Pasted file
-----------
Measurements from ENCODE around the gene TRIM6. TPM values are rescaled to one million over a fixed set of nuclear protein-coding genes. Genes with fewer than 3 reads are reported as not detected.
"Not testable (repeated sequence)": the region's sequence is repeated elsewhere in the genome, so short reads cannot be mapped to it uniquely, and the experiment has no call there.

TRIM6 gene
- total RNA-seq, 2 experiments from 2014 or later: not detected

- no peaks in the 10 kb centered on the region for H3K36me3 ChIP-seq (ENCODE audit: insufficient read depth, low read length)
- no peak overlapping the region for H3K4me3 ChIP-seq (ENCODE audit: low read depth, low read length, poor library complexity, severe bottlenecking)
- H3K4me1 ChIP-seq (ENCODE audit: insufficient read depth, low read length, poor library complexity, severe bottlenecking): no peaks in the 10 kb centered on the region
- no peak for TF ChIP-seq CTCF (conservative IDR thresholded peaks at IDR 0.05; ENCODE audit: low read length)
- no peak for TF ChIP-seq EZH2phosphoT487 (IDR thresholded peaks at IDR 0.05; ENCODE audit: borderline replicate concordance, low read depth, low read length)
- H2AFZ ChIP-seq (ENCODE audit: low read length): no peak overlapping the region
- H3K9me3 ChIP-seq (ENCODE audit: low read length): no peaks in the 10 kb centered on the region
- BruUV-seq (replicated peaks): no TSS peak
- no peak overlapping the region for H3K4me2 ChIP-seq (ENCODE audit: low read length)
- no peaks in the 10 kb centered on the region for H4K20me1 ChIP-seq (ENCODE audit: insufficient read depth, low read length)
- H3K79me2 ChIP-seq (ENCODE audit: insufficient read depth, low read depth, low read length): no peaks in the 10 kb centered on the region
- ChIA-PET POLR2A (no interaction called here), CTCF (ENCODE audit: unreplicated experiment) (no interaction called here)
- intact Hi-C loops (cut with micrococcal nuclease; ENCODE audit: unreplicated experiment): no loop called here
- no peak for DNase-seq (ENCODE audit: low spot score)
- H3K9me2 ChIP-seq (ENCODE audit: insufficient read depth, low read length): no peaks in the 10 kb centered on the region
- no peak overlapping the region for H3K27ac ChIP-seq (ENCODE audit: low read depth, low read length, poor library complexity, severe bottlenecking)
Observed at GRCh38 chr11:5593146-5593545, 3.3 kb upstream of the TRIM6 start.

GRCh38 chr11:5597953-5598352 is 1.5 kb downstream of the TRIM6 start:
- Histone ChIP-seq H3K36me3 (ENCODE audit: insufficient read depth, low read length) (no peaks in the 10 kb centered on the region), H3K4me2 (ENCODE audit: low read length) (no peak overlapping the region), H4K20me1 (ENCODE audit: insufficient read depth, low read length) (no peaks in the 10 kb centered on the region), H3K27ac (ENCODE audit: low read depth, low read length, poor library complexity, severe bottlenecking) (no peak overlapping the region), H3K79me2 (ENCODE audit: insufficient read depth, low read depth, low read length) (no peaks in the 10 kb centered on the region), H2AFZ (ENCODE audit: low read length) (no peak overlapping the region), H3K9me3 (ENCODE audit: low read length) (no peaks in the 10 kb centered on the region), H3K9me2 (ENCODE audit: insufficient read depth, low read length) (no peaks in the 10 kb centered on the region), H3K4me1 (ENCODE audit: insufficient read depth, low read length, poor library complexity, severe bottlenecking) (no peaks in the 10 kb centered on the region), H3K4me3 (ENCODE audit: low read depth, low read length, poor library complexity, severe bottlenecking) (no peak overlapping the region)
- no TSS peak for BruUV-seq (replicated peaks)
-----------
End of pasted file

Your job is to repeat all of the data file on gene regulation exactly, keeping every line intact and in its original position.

Measurements from ENCODE around the gene TRIM6. TPM values are rescaled to one million over a fixed set of nuclear protein-coding genes. Genes with fewer than 3 reads are reported as not detected.
"Not testable (repeated sequence)": the region's sequence is repeated elsewhere in the genome, so short reads cannot be mapped to it uniquely, and the experiment has no call there.

TRIM6 gene
- total RNA-seq, 2 experiments from 2014 or later: not detected

- no peaks in the 10 kb centered on the region for H3K36me3 ChIP-seq (ENCODE audit: insufficient read depth, low read length)
- no peak overlapping the region for H3K4me3 ChIP-seq (ENCODE audit: low read depth, low read length, poor library complexity, severe bottlenecking)
- H3K4me1 ChIP-seq (ENCODE audit: insufficient read depth, low read length, poor library complexity, severe bottlenecking): no peaks in the 10 kb centered on the region
- no peak for TF ChIP-seq CTCF (conservative IDR thresholded peaks at IDR 0.05; ENCODE audit: low read length)
- no peak for TF ChIP-seq EZH2phosphoT487 (IDR thresholded peaks at IDR 0.05; ENCODE audit: borderline replicate concordance, low read depth, low read length)
- H2AFZ ChIP-seq (ENCODE audit: low read length): no peak overlapping the region
- H3K9me3 ChIP-seq (ENCODE audit: low read length): no peaks in the 10 kb centered on the region
- BruUV-seq (replicated peaks): no TSS peak
- no peak overlapping the region for H3K4me2 ChIP-seq (ENCODE audit: low read length)
- no peaks in the 10 kb centered on the region for H4K20me1 ChIP-seq (ENCODE audit: insufficient read depth, low read length)
- H3K79me2 ChIP-seq (ENCODE audit: insufficient read depth, low read depth, low read length): no peaks in the 10 kb centered on the region
- ChIA-PET POLR2A (no interaction called here), CTCF (ENCODE audit: unreplicated experiment) (no interaction called here)
- intact Hi-C loops (cut with micrococcal nuclease; ENCODE audit: unreplicated experiment): no loop called here
- no peak for DNase-seq (ENCODE audit: low spot score)
- H3K9me2 ChIP-seq (ENCODE audit: insufficient read depth, low read length): no peaks in the 10 kb centered on the region
- no peak overlapping the region for H3K27ac ChIP-seq (ENCODE audit: low read depth, low read length, poor library complexity, severe bottlenecking)
Observed at GRCh38 chr11:5593146-5593545, 3.3 kb upstream of the TRIM6 start.

GRCh38 chr11:5597953-5598352 is 1.5 kb downstream of the TRIM6 start:
- Histone ChIP-seq H3K36me3 (ENCODE audit: insufficient read depth, low read length) (no peaks in the 10 kb centered on the region), H3K4me2 (ENCODE audit: low read length) (no peak overlapping the region), H4K20me1 (ENCODE audit: insufficient read depth, low read length) (no peaks in the 10 kb centered on the region), H3K27ac (ENCODE audit: low read depth, low read length, poor library complexity, severe bottlenecking) (no peak overlapping the region), H3K79me2 (ENCODE audit: insufficient read depth, low read depth, low read length) (no peaks in the 10 kb centered on the region), H2AFZ (ENCODE audit: low read length) (no peak overlapping the region), H3K9me3 (ENCODE audit: low read length) (no peaks in the 10 kb centered on the region), H3K9me2 (ENCODE audit: insufficient read depth, low read length) (no peaks in the 10 kb centered on the region), H3K4me1 (ENCODE audit: insufficient read depth, low read length, poor library complexity, severe bottlenecking) (no peaks in the 10 kb centered on the region), H3K4me3 (ENCODE audit: low read depth, low read length, poor library complexity, severe bottlenecking) (no peak overlapping the region)
- no TSS peak for BruUV-seq (replicated peaks)